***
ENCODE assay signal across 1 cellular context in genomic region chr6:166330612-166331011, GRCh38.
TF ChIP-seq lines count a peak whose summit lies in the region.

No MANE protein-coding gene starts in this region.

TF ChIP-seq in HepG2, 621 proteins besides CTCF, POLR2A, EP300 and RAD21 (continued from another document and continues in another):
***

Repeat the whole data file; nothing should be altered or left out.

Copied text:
ENCODE assay signal across 1 cellular context in genomic region chr6:166330612-166331011, GRCh38.
TF ChIP-seq lines count a peak whose summit lies in the region.

No MANE protein-coding gene starts in this region.

TF ChIP-seq in HepG2, 621 proteins besides CTCF, POLR2A, EP300 and RAD21 (continued from another document and continues in another):